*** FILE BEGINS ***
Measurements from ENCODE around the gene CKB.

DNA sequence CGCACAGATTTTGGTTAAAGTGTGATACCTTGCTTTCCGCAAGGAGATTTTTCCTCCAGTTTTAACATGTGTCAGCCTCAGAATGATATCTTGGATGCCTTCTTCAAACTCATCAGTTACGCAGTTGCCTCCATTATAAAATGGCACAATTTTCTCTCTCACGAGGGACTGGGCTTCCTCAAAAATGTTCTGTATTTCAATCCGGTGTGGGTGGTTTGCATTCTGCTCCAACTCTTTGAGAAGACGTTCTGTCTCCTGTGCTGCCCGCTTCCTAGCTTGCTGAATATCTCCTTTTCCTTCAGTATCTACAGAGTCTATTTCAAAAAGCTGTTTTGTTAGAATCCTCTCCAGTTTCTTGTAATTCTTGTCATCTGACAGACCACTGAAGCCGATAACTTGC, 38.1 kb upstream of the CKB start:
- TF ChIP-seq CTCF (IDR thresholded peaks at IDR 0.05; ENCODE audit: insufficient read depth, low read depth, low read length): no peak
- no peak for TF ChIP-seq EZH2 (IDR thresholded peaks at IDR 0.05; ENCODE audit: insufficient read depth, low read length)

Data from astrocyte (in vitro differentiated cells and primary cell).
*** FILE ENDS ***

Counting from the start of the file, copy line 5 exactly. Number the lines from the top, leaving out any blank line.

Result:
Data from astrocyte (in vitro differentiated cells and primary cell).